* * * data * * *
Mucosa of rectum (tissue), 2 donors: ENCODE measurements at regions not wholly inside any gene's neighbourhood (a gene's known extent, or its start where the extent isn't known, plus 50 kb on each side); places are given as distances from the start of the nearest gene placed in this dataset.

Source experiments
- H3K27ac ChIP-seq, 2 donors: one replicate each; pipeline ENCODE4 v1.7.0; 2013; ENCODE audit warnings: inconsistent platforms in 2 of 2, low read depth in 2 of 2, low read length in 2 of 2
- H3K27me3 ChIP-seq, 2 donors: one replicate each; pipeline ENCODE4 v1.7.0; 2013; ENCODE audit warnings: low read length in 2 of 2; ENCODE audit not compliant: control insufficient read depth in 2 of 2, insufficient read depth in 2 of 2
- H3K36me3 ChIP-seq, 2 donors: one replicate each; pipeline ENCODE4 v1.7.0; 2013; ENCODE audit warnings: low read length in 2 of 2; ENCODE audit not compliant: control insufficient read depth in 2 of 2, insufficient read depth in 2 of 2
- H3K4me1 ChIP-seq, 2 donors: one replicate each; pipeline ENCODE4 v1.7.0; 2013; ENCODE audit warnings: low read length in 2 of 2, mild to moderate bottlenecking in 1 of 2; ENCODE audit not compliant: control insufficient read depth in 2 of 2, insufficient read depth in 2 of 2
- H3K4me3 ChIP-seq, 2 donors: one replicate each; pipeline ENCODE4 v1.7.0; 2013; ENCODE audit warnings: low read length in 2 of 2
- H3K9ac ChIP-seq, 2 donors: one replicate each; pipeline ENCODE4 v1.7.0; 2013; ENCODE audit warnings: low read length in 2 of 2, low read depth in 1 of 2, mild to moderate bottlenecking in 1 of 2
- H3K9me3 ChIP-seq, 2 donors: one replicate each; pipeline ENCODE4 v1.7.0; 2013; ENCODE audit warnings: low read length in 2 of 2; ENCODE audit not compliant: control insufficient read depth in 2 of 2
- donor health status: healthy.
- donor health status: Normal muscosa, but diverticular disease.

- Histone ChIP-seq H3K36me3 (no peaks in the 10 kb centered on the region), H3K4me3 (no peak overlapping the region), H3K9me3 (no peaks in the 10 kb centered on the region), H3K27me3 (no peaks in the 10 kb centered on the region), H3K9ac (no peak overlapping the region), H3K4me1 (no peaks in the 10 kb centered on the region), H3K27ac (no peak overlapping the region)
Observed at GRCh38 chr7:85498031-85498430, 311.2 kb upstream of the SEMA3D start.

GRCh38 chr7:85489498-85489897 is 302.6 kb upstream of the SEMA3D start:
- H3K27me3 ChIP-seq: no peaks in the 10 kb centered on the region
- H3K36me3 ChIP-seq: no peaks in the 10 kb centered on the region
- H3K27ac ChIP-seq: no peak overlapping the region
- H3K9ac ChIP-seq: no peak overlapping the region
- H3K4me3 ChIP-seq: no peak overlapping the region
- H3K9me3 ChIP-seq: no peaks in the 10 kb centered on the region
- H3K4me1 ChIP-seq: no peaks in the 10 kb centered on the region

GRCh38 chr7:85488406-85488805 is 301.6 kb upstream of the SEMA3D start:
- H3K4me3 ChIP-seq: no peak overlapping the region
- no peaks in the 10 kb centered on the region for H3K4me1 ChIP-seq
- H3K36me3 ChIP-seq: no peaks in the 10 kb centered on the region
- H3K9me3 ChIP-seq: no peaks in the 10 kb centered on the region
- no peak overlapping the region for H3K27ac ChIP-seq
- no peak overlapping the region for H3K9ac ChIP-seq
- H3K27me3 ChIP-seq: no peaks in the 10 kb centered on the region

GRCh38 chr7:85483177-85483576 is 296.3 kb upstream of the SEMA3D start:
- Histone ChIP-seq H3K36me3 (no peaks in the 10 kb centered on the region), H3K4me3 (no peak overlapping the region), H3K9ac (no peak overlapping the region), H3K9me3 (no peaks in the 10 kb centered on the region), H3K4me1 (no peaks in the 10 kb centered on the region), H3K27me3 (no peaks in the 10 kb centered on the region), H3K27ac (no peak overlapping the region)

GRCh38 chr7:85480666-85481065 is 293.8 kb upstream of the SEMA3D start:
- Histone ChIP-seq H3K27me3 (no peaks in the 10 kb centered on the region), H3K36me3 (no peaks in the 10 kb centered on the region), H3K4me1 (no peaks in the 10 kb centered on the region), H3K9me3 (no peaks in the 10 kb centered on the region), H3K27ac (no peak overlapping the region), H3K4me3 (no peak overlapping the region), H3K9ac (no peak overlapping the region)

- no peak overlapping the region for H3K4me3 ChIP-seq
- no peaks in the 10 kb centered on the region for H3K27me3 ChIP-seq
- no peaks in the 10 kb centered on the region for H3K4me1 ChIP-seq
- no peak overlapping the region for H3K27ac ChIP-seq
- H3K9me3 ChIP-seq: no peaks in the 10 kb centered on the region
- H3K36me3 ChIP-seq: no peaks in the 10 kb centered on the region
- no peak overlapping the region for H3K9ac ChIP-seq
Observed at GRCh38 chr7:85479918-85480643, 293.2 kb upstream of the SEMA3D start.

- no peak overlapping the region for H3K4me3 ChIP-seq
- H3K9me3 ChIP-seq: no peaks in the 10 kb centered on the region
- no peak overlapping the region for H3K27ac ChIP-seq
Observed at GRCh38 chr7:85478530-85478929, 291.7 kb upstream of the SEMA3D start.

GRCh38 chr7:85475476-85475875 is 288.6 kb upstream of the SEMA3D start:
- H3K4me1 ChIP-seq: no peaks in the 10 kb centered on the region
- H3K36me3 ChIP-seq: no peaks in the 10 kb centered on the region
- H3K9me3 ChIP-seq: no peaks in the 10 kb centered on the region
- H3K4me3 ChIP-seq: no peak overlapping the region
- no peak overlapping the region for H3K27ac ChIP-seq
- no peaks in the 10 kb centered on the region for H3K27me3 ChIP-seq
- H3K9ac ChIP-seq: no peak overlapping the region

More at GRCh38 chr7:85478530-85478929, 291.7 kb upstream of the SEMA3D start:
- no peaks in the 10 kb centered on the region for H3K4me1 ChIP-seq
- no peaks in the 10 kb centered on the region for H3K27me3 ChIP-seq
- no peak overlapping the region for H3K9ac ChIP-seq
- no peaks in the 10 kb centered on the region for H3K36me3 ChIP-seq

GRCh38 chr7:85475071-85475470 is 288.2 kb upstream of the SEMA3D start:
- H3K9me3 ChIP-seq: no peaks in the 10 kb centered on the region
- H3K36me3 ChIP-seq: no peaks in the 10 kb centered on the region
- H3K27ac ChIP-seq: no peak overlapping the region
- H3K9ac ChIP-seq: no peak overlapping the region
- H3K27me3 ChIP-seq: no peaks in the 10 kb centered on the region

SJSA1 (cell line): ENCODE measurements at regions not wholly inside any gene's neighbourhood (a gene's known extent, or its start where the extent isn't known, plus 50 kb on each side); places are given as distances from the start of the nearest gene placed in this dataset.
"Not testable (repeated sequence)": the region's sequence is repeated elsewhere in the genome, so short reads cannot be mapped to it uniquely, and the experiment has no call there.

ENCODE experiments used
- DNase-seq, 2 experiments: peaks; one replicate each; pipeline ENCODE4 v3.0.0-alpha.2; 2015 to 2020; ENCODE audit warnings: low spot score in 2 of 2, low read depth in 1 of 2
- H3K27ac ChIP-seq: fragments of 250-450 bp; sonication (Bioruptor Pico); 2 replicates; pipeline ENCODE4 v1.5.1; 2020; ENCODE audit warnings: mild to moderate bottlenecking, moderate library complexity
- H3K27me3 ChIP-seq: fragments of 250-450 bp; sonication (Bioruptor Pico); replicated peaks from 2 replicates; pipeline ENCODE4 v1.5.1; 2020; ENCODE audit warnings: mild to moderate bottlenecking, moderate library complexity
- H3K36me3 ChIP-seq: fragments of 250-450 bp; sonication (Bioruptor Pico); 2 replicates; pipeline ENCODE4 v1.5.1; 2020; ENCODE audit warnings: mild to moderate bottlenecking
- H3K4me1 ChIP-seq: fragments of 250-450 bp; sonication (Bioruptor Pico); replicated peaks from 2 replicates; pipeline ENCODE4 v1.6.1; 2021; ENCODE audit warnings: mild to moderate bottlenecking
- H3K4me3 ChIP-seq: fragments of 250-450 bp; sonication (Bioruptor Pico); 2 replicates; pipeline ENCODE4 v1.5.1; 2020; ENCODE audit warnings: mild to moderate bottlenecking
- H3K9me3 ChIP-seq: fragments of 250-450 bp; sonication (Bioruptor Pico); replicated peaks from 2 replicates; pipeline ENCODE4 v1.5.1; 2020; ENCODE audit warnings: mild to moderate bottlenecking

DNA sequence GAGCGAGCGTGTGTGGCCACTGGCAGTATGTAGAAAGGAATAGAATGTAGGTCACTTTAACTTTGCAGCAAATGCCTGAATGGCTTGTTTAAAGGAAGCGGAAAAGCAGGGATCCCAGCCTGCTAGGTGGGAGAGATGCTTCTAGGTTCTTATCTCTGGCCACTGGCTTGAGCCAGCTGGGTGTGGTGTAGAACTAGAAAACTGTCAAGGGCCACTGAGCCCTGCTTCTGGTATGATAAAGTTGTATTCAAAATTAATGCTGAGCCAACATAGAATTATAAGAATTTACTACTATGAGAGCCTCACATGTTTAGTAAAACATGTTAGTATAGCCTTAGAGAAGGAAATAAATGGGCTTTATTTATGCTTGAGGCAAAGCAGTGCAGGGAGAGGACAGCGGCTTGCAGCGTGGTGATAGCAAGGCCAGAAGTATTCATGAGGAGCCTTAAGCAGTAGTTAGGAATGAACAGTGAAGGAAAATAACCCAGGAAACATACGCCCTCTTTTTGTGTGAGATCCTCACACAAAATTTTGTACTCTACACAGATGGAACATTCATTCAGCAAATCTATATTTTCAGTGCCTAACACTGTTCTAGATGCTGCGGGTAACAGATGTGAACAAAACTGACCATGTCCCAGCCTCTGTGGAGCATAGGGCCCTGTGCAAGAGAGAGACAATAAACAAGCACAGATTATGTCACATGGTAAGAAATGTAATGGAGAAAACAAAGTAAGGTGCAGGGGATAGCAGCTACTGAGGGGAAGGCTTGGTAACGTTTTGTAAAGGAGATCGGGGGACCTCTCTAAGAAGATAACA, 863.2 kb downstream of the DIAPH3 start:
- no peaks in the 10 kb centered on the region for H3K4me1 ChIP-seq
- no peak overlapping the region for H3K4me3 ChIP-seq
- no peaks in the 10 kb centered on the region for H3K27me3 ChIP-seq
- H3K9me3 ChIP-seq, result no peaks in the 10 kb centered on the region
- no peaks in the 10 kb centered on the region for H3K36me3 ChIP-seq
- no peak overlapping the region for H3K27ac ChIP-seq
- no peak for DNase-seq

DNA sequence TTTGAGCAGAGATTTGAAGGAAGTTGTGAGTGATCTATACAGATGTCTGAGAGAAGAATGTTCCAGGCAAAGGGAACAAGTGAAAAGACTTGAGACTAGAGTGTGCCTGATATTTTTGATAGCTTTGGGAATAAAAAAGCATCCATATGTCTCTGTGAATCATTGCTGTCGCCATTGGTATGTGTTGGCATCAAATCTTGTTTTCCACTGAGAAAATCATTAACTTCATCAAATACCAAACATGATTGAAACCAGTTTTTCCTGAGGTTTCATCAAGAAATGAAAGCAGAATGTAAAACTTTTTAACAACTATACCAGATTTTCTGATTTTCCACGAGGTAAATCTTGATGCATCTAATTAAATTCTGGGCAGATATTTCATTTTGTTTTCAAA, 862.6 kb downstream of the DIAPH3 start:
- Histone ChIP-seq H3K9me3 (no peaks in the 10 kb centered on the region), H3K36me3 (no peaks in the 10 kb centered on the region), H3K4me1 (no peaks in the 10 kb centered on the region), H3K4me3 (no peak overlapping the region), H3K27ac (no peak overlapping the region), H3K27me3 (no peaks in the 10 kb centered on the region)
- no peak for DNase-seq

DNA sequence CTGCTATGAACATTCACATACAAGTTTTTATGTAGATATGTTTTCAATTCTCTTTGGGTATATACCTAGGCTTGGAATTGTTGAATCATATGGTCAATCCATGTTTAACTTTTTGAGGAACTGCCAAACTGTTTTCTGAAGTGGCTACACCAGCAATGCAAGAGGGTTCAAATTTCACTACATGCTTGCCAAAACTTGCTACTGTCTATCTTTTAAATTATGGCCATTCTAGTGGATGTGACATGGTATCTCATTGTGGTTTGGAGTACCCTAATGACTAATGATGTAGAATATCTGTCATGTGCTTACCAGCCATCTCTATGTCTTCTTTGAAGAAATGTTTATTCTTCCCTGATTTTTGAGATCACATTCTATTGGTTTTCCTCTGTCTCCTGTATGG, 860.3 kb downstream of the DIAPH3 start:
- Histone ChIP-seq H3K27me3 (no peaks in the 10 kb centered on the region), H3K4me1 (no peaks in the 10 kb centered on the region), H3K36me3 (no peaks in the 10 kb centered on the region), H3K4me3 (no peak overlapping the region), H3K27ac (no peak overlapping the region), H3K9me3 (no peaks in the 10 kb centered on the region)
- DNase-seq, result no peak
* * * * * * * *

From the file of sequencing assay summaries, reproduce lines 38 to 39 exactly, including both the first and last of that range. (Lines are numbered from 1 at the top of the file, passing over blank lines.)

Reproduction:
- H3K9me3 ChIP-seq: no peaks in the 10 kb centered on the region
- H3K36me3 ChIP-seq: no peaks in the 10 kb centered on the region